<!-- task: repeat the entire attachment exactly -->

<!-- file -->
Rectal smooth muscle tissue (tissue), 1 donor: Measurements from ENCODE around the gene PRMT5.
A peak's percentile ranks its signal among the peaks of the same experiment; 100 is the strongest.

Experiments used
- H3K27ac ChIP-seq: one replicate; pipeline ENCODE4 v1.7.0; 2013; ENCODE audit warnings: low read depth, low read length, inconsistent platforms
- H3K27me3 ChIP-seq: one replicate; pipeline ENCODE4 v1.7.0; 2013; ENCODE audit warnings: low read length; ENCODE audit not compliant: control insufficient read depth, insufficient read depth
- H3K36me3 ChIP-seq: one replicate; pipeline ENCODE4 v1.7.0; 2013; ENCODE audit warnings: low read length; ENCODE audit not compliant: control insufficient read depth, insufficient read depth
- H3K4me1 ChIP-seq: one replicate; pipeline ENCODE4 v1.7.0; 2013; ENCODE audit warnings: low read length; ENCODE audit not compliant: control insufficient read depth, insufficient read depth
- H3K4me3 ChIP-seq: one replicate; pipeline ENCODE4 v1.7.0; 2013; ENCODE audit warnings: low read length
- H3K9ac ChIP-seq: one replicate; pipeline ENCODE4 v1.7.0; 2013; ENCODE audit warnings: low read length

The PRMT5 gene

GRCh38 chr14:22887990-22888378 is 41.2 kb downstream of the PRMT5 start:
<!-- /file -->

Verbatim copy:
Rectal smooth muscle tissue (tissue), 1 donor: Measurements from ENCODE around the gene PRMT5.
A peak's percentile ranks its signal among the peaks of the same experiment; 100 is the strongest.

Experiments used
- H3K27ac ChIP-seq: one replicate; pipeline ENCODE4 v1.7.0; 2013; ENCODE audit warnings: low read depth, low read length, inconsistent platforms
- H3K27me3 ChIP-seq: one replicate; pipeline ENCODE4 v1.7.0; 2013; ENCODE audit warnings: low read length; ENCODE audit not compliant: control insufficient read depth, insufficient read depth
- H3K36me3 ChIP-seq: one replicate; pipeline ENCODE4 v1.7.0; 2013; ENCODE audit warnings: low read length; ENCODE audit not compliant: control insufficient read depth, insufficient read depth
- H3K4me1 ChIP-seq: one replicate; pipeline ENCODE4 v1.7.0; 2013; ENCODE audit warnings: low read length; ENCODE audit not compliant: control insufficient read depth, insufficient read depth
- H3K4me3 ChIP-seq: one replicate; pipeline ENCODE4 v1.7.0; 2013; ENCODE audit warnings: low read length
- H3K9ac ChIP-seq: one replicate; pipeline ENCODE4 v1.7.0; 2013; ENCODE audit warnings: low read length

The PRMT5 gene

GRCh38 chr14:22887990-22888378 is 41.2 kb downstream of the PRMT5 start: